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ON THE HILL: Lobbying For Liberty in 2018!

19 October 2017 Published in The ACLU of Utah Activist

The leaves are changing colors along the Wasatch Front, and that signals to us that it’s time to start thinking about the 2018 legislative session. The Utah Legislature is often unpredictable, but some themes are likely to emerge as priority areas for the ACLU of Utah’s legislative team. As with past years, criminal justice efforts are likely to dominate our legislative agenda.  We also intend to work on measures to improve women’s rights and to expand voting opportunities.  Read on for a preview of just some of the bills we’ll be pursuing in the upcoming legislative session!

Criminal Justice:

The Utah State Legislature came very close to repealing the death penalty during the 2016 session.  In 2018, we will continue to push for repeal.  At a time when our state is struggling to find defense attorneys willing to take on defending capital cases due to lack of funding and resources, our state should be reexamining whether having the death penalty at all makes any sense.  

Justice Court judges in Utah have the power to sentence defendants to pay fines.  We’ll be working with partners from across the political spectrum to move legislation allowing for defendants in justice court to opt for community service in lieu of paying a fee or a fine.

Along with a variety of partners, we’ll be exploring legislative reforms to the way our Board of Pardons and Parole (BOP) operates. Utah’s indeterminate sentencing system affords the BOP with broad discretion to make determinations about an inmate’s actual length of stay in Utah prison, as well as the conditions of release and parole. While the State does provide some sentencing guidelines, the BOP is allowed to make decisions outside those guidelines, at any time, on a case-by-case basis. This means that inmates who were convicted of similar crimes, with similar sentencing guidelines, may receive very different decisions from the BOP regarding release, rehearings, parole requirements and overall length of stay. In 2018, we’ll be examining whether a legislative fix may help to resolve this concern.

Women’s Rights:

Working with the Utah Women’s Coalition, in 2015 and 2016 we successfully passed legislation to improve the lives of working women in our state, focusing on protecting the rights of pregnant and nursing women in the workplace.  In 2018, we will continue to seek ways to level the playing field for women in the workplace and throughout our state.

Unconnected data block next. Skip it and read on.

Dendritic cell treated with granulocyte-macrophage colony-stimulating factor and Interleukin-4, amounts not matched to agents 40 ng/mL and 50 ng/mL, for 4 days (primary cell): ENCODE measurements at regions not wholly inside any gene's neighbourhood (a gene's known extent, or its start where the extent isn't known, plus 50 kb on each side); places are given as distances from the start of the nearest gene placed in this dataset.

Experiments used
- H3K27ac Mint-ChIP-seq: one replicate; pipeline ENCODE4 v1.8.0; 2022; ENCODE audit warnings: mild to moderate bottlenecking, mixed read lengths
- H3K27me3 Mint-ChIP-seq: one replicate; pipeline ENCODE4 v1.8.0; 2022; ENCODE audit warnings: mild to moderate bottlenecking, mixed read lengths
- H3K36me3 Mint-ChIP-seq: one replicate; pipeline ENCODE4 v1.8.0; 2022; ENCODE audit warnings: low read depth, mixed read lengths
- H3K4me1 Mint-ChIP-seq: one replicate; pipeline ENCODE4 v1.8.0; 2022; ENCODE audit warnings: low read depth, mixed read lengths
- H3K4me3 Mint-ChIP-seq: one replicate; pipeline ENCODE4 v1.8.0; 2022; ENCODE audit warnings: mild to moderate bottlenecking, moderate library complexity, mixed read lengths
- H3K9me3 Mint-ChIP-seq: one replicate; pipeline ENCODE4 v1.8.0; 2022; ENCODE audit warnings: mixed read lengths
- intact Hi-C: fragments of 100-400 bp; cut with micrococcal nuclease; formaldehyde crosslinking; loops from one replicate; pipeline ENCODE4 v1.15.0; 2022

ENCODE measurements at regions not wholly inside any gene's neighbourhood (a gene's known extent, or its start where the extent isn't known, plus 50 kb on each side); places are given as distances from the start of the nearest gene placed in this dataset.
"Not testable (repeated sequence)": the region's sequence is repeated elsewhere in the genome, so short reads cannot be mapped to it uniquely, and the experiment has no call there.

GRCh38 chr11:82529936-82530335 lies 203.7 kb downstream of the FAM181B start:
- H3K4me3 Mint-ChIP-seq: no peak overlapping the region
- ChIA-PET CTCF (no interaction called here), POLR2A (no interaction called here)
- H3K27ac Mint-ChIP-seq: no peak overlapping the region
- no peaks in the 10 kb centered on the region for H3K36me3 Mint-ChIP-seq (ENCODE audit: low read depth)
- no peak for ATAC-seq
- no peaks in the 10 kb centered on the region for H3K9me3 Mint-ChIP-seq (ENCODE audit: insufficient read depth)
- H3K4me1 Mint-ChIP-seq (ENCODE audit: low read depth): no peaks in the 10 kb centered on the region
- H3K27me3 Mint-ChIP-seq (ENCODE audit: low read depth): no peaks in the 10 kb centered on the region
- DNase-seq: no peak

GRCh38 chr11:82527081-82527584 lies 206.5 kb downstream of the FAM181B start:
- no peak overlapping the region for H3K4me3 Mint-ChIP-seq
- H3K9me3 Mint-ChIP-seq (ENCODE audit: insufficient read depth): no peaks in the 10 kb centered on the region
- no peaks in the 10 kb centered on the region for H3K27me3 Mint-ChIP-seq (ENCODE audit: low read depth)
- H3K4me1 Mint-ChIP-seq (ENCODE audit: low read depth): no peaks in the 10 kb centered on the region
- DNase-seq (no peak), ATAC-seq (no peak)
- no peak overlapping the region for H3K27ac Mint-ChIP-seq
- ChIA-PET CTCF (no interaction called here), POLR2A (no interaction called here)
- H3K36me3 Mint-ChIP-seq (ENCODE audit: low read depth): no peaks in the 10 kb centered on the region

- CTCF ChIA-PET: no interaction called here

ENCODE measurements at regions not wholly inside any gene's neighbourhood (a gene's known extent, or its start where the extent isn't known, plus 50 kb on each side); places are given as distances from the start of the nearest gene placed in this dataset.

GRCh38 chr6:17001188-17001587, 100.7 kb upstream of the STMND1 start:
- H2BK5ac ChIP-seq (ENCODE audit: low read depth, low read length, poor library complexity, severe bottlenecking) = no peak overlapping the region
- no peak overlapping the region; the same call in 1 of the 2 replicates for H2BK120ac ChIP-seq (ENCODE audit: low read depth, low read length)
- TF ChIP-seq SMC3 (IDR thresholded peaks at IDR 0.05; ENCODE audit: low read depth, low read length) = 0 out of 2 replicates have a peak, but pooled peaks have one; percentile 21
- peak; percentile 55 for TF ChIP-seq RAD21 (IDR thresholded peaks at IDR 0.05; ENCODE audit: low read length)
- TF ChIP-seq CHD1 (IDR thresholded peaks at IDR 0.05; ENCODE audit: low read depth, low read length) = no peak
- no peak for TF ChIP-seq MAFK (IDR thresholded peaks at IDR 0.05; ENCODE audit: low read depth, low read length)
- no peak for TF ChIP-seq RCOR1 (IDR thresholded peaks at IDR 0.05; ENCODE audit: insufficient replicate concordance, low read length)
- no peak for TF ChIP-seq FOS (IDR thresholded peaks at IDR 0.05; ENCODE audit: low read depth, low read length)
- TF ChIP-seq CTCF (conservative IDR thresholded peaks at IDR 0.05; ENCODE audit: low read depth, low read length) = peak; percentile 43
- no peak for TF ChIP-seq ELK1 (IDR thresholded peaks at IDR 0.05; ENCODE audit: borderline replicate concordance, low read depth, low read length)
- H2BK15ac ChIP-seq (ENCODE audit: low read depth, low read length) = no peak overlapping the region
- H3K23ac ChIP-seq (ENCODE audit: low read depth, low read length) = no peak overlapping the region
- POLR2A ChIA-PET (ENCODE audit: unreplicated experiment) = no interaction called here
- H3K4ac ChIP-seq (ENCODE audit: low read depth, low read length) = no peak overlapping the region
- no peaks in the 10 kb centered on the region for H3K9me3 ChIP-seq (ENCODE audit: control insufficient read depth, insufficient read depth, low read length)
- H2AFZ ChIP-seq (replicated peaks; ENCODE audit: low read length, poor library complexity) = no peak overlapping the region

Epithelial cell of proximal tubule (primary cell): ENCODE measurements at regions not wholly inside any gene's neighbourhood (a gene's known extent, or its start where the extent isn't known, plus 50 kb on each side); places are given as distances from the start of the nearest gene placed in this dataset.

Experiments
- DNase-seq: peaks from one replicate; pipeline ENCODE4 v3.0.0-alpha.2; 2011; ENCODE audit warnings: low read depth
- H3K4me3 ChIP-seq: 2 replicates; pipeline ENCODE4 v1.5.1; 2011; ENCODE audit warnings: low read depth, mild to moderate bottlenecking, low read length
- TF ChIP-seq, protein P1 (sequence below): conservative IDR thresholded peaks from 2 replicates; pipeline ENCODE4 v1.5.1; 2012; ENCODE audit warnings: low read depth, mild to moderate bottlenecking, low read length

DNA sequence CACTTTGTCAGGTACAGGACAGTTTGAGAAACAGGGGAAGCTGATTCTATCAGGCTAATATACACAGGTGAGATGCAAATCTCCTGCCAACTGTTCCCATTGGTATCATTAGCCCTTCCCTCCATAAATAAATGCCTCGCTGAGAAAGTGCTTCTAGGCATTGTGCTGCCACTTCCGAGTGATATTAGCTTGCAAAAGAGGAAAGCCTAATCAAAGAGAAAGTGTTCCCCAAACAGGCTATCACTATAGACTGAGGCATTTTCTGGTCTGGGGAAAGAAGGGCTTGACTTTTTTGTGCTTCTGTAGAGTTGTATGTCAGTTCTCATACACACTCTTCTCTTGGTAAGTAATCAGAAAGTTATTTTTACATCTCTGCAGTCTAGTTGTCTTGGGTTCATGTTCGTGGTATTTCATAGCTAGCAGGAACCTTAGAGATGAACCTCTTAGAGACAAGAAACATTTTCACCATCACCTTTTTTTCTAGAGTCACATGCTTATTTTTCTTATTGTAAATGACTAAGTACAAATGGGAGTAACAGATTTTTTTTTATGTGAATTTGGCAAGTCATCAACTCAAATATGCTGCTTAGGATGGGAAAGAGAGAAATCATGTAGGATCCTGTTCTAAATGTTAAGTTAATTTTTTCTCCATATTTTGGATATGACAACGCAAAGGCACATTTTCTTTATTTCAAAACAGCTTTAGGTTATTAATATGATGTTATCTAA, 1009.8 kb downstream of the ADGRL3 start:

We will advocate for state legislation to expand the federal Family Medical Leave Act, which currently requires Utah employers who employ 50 or more employees to provide job-protected and unpaid leave for qualified medical and family reasons. Our bill will lower the employee threshold, so that employees at smaller businesses may also take advantage of time off in the event of pregnancy or other medical conditions, or to care for family members.   

We’ll be working with lawmakers and a variety of advocacy groups to modify our state antidiscrimination statute to reduce the number of employees required before an employer must protect those same employees from unlawful employment discrimination. 

Finally, 47 states already acknowledge that places of business should not expel a woman simply for breastfeeding.  Surprisingly, Utah is not one of those 47! We’ll be working with lawmakers to ensure that Utah makes good on its promise to be a truly family friendly state.

Participatory Democracy:

In 2014, after many years of advocacy, the ACLU of Utah worked with Rep. Chavez-Houck to pass an Election Day Registration bill.  Election day registration allows a voter to both register to vote AND cast a ballot on election day.  The 2014 legislation created a 3-year, opt-in pilot program, which expired at the end of 2016. This year, we intend to work again with Rep. Chavez-Houck to make the pilot program both statewide and permanent.   

We’ll also work to pass state legislation that allows for Automatic Voter Registration, the process by which a voter would be automatically registered to vote (unless they choose to opt out) when applying for a driver’s license at the DMV. 

As always, the ACLU of Utah stands ready to work on legislation impacting the LGBTQ community, reproductive rights, and the right to privacy.  

Keep up to date with our legislative efforts at www.acluutah.org/legislation.

This article was first published in the Liberty Reporter: 2017 Fall Newsletter >>

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